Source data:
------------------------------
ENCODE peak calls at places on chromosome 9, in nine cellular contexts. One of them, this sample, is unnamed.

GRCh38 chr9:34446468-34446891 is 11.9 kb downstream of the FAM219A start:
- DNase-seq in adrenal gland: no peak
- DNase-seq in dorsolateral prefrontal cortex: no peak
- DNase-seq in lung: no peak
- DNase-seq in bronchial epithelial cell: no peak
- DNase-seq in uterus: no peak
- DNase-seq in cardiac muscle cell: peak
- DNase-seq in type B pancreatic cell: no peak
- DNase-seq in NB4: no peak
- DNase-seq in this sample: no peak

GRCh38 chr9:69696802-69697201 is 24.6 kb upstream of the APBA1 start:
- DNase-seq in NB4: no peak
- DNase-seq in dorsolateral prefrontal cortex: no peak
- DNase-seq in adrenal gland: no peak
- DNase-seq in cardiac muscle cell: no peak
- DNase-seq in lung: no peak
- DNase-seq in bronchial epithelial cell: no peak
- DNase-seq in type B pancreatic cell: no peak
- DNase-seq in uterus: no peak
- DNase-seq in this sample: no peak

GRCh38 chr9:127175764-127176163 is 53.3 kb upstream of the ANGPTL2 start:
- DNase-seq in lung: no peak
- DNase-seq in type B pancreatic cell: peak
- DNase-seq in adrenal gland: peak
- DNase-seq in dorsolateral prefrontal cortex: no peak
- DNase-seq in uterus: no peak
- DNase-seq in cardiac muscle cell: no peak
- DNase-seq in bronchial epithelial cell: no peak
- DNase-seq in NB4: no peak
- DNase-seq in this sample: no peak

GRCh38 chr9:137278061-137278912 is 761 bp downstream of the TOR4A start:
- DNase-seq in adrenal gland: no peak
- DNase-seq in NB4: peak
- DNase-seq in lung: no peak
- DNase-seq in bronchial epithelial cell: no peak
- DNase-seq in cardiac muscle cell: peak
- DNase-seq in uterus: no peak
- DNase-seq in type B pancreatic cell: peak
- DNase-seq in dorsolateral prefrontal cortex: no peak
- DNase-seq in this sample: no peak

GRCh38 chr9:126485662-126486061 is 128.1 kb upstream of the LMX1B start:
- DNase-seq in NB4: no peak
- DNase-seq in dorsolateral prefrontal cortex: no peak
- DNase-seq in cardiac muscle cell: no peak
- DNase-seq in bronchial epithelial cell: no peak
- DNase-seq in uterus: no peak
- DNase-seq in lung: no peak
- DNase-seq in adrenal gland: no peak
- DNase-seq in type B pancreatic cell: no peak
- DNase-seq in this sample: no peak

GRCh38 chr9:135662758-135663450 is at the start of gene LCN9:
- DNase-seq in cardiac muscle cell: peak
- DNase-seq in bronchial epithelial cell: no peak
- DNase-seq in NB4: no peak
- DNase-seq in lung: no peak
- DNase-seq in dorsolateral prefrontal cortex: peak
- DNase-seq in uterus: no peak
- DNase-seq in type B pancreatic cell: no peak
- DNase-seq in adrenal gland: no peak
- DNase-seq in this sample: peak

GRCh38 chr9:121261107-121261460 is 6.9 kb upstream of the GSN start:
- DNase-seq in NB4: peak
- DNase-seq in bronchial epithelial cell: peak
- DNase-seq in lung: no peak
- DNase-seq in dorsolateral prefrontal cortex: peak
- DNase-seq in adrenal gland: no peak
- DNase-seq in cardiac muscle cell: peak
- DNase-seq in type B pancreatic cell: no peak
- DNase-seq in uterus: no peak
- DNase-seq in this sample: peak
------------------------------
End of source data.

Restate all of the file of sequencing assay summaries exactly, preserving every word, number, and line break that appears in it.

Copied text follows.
ENCODE peak calls at places on chromosome 9, in nine cellular contexts. One of them, this sample, is unnamed.

GRCh38 chr9:34446468-34446891 is 11.9 kb downstream of the FAM219A start:
- DNase-seq in adrenal gland: no peak
- DNase-seq in dorsolateral prefrontal cortex: no peak
- DNase-seq in lung: no peak
- DNase-seq in bronchial epithelial cell: no peak
- DNase-seq in uterus: no peak
- DNase-seq in cardiac muscle cell: peak
- DNase-seq in type B pancreatic cell: no peak
- DNase-seq in NB4: no peak
- DNase-seq in this sample: no peak

GRCh38 chr9:69696802-69697201 is 24.6 kb upstream of the APBA1 start:
- DNase-seq in NB4: no peak
- DNase-seq in dorsolateral prefrontal cortex: no peak
- DNase-seq in adrenal gland: no peak
- DNase-seq in cardiac muscle cell: no peak
- DNase-seq in lung: no peak
- DNase-seq in bronchial epithelial cell: no peak
- DNase-seq in type B pancreatic cell: no peak
- DNase-seq in uterus: no peak
- DNase-seq in this sample: no peak

GRCh38 chr9:127175764-127176163 is 53.3 kb upstream of the ANGPTL2 start:
- DNase-seq in lung: no peak
- DNase-seq in type B pancreatic cell: peak
- DNase-seq in adrenal gland: peak
- DNase-seq in dorsolateral prefrontal cortex: no peak
- DNase-seq in uterus: no peak
- DNase-seq in cardiac muscle cell: no peak
- DNase-seq in bronchial epithelial cell: no peak
- DNase-seq in NB4: no peak
- DNase-seq in this sample: no peak

GRCh38 chr9:137278061-137278912 is 761 bp downstream of the TOR4A start:
- DNase-seq in adrenal gland: no peak
- DNase-seq in NB4: peak
- DNase-seq in lung: no peak
- DNase-seq in bronchial epithelial cell: no peak
- DNase-seq in cardiac muscle cell: peak
- DNase-seq in uterus: no peak
- DNase-seq in type B pancreatic cell: peak
- DNase-seq in dorsolateral prefrontal cortex: no peak
- DNase-seq in this sample: no peak

GRCh38 chr9:126485662-126486061 is 128.1 kb upstream of the LMX1B start:
- DNase-seq in NB4: no peak
- DNase-seq in dorsolateral prefrontal cortex: no peak
- DNase-seq in cardiac muscle cell: no peak
- DNase-seq in bronchial epithelial cell: no peak
- DNase-seq in uterus: no peak
- DNase-seq in lung: no peak
- DNase-seq in adrenal gland: no peak
- DNase-seq in type B pancreatic cell: no peak
- DNase-seq in this sample: no peak

GRCh38 chr9:135662758-135663450 is at the start of gene LCN9:
- DNase-seq in cardiac muscle cell: peak
- DNase-seq in bronchial epithelial cell: no peak
- DNase-seq in NB4: no peak
- DNase-seq in lung: no peak
- DNase-seq in dorsolateral prefrontal cortex: peak
- DNase-seq in uterus: no peak
- DNase-seq in type B pancreatic cell: no peak
- DNase-seq in adrenal gland: no peak
- DNase-seq in this sample: peak

GRCh38 chr9:121261107-121261460 is 6.9 kb upstream of the GSN start:
- DNase-seq in NB4: peak
- DNase-seq in bronchial epithelial cell: peak
- DNase-seq in lung: no peak
- DNase-seq in dorsolateral prefrontal cortex: peak
- DNase-seq in adrenal gland: no peak
- DNase-seq in cardiac muscle cell: peak
- DNase-seq in type B pancreatic cell: no peak
- DNase-seq in uterus: no peak
- DNase-seq in this sample: peak